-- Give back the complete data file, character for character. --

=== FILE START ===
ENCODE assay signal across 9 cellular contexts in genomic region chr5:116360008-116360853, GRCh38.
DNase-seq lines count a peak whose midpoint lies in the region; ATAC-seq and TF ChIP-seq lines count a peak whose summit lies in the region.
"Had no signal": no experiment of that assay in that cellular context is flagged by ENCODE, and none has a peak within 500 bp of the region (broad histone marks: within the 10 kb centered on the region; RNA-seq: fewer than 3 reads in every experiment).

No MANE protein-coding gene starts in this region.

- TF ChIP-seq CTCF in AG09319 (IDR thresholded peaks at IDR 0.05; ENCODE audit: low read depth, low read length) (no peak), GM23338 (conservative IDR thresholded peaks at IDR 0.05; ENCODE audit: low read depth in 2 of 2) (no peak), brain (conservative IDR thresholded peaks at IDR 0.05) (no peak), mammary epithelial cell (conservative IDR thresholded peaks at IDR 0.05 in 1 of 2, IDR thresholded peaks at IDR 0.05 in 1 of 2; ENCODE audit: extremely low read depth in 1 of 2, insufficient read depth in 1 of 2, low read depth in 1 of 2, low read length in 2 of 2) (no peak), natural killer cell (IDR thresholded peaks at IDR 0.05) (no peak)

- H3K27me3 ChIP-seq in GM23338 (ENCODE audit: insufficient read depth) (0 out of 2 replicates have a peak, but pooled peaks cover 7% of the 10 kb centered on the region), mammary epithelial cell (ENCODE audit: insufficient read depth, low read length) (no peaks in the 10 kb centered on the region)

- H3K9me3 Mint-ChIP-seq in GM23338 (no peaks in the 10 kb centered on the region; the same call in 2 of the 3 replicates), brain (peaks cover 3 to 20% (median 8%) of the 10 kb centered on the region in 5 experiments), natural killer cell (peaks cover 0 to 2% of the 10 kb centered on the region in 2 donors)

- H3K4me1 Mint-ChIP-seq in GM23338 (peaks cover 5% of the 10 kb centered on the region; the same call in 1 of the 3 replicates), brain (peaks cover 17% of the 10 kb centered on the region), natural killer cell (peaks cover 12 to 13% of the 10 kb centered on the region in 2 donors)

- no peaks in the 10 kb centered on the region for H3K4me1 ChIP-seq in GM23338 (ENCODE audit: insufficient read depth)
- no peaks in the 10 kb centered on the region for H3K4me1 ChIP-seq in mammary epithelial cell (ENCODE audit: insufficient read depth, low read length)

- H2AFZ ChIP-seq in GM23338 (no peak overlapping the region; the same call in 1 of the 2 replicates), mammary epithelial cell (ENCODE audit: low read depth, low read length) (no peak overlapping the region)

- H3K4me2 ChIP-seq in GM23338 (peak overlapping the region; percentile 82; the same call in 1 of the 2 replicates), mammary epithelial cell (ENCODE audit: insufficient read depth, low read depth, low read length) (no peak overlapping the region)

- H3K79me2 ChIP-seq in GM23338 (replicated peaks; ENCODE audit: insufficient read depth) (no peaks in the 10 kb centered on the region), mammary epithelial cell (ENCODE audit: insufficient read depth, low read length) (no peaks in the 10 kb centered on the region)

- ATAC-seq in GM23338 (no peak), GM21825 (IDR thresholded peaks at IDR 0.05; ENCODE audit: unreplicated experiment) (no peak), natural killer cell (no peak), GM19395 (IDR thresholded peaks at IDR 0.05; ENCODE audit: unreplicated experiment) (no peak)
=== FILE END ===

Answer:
ENCODE assay signal across 9 cellular contexts in genomic region chr5:116360008-116360853, GRCh38.
DNase-seq lines count a peak whose midpoint lies in the region; ATAC-seq and TF ChIP-seq lines count a peak whose summit lies in the region.
"Had no signal": no experiment of that assay in that cellular context is flagged by ENCODE, and none has a peak within 500 bp of the region (broad histone marks: within the 10 kb centered on the region; RNA-seq: fewer than 3 reads in every experiment).

No MANE protein-coding gene starts in this region.

- TF ChIP-seq CTCF in AG09319 (IDR thresholded peaks at IDR 0.05; ENCODE audit: low read depth, low read length) (no peak), GM23338 (conservative IDR thresholded peaks at IDR 0.05; ENCODE audit: low read depth in 2 of 2) (no peak), brain (conservative IDR thresholded peaks at IDR 0.05) (no peak), mammary epithelial cell (conservative IDR thresholded peaks at IDR 0.05 in 1 of 2, IDR thresholded peaks at IDR 0.05 in 1 of 2; ENCODE audit: extremely low read depth in 1 of 2, insufficient read depth in 1 of 2, low read depth in 1 of 2, low read length in 2 of 2) (no peak), natural killer cell (IDR thresholded peaks at IDR 0.05) (no peak)

- H3K27me3 ChIP-seq in GM23338 (ENCODE audit: insufficient read depth) (0 out of 2 replicates have a peak, but pooled peaks cover 7% of the 10 kb centered on the region), mammary epithelial cell (ENCODE audit: insufficient read depth, low read length) (no peaks in the 10 kb centered on the region)

- H3K9me3 Mint-ChIP-seq in GM23338 (no peaks in the 10 kb centered on the region; the same call in 2 of the 3 replicates), brain (peaks cover 3 to 20% (median 8%) of the 10 kb centered on the region in 5 experiments), natural killer cell (peaks cover 0 to 2% of the 10 kb centered on the region in 2 donors)

- H3K4me1 Mint-ChIP-seq in GM23338 (peaks cover 5% of the 10 kb centered on the region; the same call in 1 of the 3 replicates), brain (peaks cover 17% of the 10 kb centered on the region), natural killer cell (peaks cover 12 to 13% of the 10 kb centered on the region in 2 donors)

- no peaks in the 10 kb centered on the region for H3K4me1 ChIP-seq in GM23338 (ENCODE audit: insufficient read depth)
- no peaks in the 10 kb centered on the region for H3K4me1 ChIP-seq in mammary epithelial cell (ENCODE audit: insufficient read depth, low read length)

- H2AFZ ChIP-seq in GM23338 (no peak overlapping the region; the same call in 1 of the 2 replicates), mammary epithelial cell (ENCODE audit: low read depth, low read length) (no peak overlapping the region)

- H3K4me2 ChIP-seq in GM23338 (peak overlapping the region; percentile 82; the same call in 1 of the 2 replicates), mammary epithelial cell (ENCODE audit: insufficient read depth, low read depth, low read length) (no peak overlapping the region)

- H3K79me2 ChIP-seq in GM23338 (replicated peaks; ENCODE audit: insufficient read depth) (no peaks in the 10 kb centered on the region), mammary epithelial cell (ENCODE audit: insufficient read depth, low read length) (no peaks in the 10 kb centered on the region)

- ATAC-seq in GM23338 (no peak), GM21825 (IDR thresholded peaks at IDR 0.05; ENCODE audit: unreplicated experiment) (no peak), natural killer cell (no peak), GM19395 (IDR thresholded peaks at IDR 0.05; ENCODE audit: unreplicated experiment) (no peak)